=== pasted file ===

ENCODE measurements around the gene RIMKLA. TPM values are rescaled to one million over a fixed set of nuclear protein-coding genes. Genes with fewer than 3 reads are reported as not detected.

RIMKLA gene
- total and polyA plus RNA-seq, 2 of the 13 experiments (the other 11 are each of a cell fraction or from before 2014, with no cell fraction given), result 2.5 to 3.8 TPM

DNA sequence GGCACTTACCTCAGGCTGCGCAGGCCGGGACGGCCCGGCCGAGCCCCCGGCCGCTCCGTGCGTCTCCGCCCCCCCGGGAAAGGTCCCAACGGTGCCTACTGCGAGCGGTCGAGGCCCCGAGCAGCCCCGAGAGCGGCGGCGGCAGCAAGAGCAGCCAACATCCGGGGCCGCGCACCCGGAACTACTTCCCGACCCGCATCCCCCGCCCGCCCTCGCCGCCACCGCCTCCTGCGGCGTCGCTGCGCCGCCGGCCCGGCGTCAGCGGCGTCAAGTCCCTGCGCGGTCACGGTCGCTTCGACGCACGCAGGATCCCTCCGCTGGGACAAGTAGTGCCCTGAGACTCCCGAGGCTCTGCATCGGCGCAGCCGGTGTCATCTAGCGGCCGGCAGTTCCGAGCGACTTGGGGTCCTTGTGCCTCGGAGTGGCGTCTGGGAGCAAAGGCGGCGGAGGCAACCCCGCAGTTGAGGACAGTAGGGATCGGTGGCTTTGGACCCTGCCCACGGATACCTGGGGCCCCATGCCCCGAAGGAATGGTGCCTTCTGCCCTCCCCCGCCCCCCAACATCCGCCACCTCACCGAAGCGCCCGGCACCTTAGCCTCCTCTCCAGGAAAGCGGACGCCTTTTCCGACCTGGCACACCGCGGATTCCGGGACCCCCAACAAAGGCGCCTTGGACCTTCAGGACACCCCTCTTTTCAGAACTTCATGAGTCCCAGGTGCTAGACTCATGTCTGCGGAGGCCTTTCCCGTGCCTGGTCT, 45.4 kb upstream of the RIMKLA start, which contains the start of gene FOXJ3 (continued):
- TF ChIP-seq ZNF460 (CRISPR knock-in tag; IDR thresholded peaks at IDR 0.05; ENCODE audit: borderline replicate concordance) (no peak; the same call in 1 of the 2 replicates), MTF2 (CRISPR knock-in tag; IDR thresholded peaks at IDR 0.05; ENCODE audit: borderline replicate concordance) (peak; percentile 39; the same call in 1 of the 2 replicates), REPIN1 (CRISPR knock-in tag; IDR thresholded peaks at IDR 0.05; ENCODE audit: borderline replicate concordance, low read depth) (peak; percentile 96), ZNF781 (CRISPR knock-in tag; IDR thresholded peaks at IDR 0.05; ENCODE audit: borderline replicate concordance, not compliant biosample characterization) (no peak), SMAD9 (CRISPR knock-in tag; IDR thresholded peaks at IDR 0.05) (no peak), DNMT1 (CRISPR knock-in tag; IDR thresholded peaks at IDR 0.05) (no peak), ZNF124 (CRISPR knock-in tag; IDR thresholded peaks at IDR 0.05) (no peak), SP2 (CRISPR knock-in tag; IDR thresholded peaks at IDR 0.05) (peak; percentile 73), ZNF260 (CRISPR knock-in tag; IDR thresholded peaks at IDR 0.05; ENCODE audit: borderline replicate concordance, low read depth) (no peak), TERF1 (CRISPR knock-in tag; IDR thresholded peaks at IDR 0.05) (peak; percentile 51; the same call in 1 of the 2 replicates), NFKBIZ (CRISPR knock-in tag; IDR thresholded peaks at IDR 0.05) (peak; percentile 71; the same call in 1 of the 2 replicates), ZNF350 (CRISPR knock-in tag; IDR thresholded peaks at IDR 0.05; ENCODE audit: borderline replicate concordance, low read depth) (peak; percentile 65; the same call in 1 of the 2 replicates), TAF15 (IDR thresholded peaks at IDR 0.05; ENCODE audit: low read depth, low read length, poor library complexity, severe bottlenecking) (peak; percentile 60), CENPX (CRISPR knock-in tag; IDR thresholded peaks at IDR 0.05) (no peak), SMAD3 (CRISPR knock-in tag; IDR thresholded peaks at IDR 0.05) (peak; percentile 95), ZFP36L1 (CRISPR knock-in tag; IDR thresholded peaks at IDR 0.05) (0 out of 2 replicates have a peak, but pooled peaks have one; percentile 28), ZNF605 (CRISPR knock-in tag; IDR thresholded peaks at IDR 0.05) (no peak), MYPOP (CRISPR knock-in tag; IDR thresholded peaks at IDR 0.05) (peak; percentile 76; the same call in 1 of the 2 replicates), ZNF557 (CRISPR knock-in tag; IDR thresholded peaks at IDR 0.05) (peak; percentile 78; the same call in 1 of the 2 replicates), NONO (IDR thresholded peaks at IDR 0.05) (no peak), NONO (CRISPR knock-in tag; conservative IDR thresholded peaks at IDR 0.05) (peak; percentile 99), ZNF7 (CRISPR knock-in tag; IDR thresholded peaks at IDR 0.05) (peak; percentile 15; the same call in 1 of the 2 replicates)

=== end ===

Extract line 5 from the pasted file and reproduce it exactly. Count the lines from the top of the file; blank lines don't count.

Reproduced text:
- TF ChIP-seq ZNF460 (CRISPR knock-in tag; IDR thresholded peaks at IDR 0.05; ENCODE audit: borderline replicate concordance) (no peak; the same call in 1 of the 2 replicates), MTF2 (CRISPR knock-in tag; IDR thresholded peaks at IDR 0.05; ENCODE audit: borderline replicate concordance) (peak; percentile 39; the same call in 1 of the 2 replicates), REPIN1 (CRISPR knock-in tag; IDR thresholded peaks at IDR 0.05; ENCODE audit: borderline replicate concordance, low read depth) (peak; percentile 96), ZNF781 (CRISPR knock-in tag; IDR thresholded peaks at IDR 0.05; ENCODE audit: borderline replicate concordance, not compliant biosample characterization) (no peak), SMAD9 (CRISPR knock-in tag; IDR thresholded peaks at IDR 0.05) (no peak), DNMT1 (CRISPR knock-in tag; IDR thresholded peaks at IDR 0.05) (no peak), ZNF124 (CRISPR knock-in tag; IDR thresholded peaks at IDR 0.05) (no peak), SP2 (CRISPR knock-in tag; IDR thresholded peaks at IDR 0.05) (peak; percentile 73), ZNF260 (CRISPR knock-in tag; IDR thresholded peaks at IDR 0.05; ENCODE audit: borderline replicate concordance, low read depth) (no peak), TERF1 (CRISPR knock-in tag; IDR thresholded peaks at IDR 0.05) (peak; percentile 51; the same call in 1 of the 2 replicates), NFKBIZ (CRISPR knock-in tag; IDR thresholded peaks at IDR 0.05) (peak; percentile 71; the same call in 1 of the 2 replicates), ZNF350 (CRISPR knock-in tag; IDR thresholded peaks at IDR 0.05; ENCODE audit: borderline replicate concordance, low read depth) (peak; percentile 65; the same call in 1 of the 2 replicates), TAF15 (IDR thresholded peaks at IDR 0.05; ENCODE audit: low read depth, low read length, poor library complexity, severe bottlenecking) (peak; percentile 60), CENPX (CRISPR knock-in tag; IDR thresholded peaks at IDR 0.05) (no peak), SMAD3 (CRISPR knock-in tag; IDR thresholded peaks at IDR 0.05) (peak; percentile 95), ZFP36L1 (CRISPR knock-in tag; IDR thresholded peaks at IDR 0.05) (0 out of 2 replicates have a peak, but pooled peaks have one; percentile 28), ZNF605 (CRISPR knock-in tag; IDR thresholded peaks at IDR 0.05) (no peak), MYPOP (CRISPR knock-in tag; IDR thresholded peaks at IDR 0.05) (peak; percentile 76; the same call in 1 of the 2 replicates), ZNF557 (CRISPR knock-in tag; IDR thresholded peaks at IDR 0.05) (peak; percentile 78; the same call in 1 of the 2 replicates), NONO (IDR thresholded peaks at IDR 0.05) (no peak), NONO (CRISPR knock-in tag; conservative IDR thresholded peaks at IDR 0.05) (peak; percentile 99), ZNF7 (CRISPR knock-in tag; IDR thresholded peaks at IDR 0.05) (peak; percentile 15; the same call in 1 of the 2 replicates)